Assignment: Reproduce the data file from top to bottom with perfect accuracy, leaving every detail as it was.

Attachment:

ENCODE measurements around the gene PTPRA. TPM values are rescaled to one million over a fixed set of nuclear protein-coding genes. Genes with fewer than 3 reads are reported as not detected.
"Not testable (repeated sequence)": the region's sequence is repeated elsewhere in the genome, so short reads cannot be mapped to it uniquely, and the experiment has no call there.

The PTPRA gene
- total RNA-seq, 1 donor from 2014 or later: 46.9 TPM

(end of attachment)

ENCODE measurements around the gene PTPRA. TPM values are rescaled to one million over a fixed set of nuclear protein-coding genes. Genes with fewer than 3 reads are reported as not detected.
"Not testable (repeated sequence)": the region's sequence is repeated elsewhere in the genome, so short reads cannot be mapped to it uniquely, and the experiment has no call there.

The PTPRA gene
- total RNA-seq, 1 donor from 2014 or later: 46.9 TPM